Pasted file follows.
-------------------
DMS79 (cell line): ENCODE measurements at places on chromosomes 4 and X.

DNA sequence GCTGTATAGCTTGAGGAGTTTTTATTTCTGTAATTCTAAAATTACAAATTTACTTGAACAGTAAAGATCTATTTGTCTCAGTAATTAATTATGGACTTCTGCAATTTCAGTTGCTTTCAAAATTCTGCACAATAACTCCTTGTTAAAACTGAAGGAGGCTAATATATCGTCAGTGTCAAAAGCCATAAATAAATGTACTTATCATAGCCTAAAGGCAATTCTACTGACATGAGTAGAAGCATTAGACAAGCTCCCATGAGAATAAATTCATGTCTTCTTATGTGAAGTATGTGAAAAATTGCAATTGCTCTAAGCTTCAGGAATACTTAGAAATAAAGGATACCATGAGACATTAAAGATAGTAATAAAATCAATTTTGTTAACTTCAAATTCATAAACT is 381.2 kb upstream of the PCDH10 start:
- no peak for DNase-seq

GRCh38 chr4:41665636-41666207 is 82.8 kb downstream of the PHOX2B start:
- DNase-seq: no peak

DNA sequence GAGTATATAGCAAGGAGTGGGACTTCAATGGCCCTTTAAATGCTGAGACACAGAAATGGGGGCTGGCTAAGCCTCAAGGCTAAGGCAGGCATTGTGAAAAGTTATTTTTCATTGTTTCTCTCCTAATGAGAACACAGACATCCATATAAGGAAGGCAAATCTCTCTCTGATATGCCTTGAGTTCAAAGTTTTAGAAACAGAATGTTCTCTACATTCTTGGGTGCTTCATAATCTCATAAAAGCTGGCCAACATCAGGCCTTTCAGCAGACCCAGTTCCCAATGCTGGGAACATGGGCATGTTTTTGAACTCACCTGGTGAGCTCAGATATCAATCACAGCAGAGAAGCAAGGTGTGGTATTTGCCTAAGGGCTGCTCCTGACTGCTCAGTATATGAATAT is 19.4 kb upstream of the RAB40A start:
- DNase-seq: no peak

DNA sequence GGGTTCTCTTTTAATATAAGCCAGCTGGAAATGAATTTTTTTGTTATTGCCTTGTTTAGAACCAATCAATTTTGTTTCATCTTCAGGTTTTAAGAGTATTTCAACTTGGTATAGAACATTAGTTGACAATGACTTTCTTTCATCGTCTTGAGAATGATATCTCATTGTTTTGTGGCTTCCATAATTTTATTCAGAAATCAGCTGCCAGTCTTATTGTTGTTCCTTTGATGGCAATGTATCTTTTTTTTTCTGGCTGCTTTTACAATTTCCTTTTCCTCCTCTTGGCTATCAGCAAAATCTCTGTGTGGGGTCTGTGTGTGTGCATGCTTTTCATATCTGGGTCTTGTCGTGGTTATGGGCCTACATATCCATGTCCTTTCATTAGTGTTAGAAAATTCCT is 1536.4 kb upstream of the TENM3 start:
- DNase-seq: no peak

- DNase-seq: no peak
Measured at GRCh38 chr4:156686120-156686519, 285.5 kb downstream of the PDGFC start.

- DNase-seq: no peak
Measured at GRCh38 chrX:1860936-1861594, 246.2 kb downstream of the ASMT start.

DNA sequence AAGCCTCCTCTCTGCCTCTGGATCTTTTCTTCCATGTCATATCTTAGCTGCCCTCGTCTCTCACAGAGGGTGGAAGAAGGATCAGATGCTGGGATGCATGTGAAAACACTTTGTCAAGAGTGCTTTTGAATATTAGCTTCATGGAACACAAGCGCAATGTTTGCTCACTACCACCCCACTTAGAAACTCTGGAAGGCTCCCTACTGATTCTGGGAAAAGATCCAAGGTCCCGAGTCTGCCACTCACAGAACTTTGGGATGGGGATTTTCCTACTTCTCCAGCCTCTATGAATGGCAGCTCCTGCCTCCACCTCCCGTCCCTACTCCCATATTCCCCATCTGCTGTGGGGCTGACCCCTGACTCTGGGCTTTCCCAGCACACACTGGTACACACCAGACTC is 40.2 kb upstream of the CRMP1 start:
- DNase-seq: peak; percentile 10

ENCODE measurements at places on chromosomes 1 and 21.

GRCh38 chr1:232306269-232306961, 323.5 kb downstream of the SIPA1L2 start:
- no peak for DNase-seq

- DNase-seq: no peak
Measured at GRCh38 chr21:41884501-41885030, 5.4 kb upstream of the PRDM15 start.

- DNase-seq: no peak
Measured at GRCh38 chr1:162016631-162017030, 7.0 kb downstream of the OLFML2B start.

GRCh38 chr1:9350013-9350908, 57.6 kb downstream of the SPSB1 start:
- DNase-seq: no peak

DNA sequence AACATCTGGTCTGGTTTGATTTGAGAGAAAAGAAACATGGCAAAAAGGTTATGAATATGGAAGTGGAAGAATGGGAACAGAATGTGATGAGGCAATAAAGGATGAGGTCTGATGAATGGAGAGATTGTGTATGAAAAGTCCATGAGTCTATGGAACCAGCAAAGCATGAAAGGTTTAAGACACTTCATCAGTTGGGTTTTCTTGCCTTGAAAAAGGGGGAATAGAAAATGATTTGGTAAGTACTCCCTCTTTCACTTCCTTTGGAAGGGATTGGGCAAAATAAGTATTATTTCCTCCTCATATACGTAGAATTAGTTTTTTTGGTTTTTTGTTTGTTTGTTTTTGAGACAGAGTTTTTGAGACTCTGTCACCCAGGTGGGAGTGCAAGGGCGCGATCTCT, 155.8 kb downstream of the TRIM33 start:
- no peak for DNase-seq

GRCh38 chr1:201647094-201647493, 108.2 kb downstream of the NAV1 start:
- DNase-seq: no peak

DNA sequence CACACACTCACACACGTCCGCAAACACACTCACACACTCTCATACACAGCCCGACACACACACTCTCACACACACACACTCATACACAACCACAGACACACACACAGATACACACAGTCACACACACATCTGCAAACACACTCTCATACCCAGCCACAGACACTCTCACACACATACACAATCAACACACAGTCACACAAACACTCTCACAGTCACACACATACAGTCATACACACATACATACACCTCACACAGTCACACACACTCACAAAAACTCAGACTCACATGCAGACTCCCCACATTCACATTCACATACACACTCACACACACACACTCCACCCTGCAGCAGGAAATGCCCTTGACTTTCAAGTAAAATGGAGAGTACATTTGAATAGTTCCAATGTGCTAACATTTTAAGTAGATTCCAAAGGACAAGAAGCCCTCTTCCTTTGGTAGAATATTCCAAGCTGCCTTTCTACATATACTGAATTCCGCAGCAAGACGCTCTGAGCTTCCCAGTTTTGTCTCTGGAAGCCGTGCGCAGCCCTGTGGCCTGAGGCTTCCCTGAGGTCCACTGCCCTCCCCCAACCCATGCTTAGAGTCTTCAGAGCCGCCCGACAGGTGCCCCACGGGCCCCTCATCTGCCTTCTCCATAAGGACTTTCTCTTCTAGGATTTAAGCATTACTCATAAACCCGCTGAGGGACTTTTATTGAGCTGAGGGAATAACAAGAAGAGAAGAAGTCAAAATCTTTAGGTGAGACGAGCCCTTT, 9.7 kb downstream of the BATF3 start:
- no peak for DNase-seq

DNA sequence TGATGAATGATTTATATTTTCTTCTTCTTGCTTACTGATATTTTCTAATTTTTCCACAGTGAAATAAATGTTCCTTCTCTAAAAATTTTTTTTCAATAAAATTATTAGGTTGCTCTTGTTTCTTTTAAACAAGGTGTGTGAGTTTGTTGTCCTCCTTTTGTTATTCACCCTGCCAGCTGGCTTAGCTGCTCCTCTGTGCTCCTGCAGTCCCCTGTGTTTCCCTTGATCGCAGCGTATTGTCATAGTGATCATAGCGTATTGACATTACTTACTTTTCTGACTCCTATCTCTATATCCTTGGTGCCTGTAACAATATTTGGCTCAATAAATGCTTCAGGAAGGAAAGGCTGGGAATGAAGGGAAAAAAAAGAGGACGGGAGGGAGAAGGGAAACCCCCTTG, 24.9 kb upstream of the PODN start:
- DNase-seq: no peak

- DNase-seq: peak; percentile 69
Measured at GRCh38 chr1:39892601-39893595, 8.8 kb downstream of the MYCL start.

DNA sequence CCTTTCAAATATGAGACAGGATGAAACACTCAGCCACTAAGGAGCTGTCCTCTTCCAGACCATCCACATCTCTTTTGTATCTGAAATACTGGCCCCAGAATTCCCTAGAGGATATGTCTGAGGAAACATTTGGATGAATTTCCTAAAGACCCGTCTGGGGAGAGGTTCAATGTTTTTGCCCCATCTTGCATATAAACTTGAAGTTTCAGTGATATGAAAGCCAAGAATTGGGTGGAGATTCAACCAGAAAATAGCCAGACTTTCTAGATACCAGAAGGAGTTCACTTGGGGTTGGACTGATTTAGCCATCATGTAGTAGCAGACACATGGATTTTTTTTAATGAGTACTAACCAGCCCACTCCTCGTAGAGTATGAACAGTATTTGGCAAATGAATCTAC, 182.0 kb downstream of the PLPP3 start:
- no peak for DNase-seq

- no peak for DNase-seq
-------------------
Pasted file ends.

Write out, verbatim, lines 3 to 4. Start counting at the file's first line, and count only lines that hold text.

- no peak for DNase-seq

GRCh38 chr4:41665636-41666207 is 82.8 kb downstream of the PHOX2B start: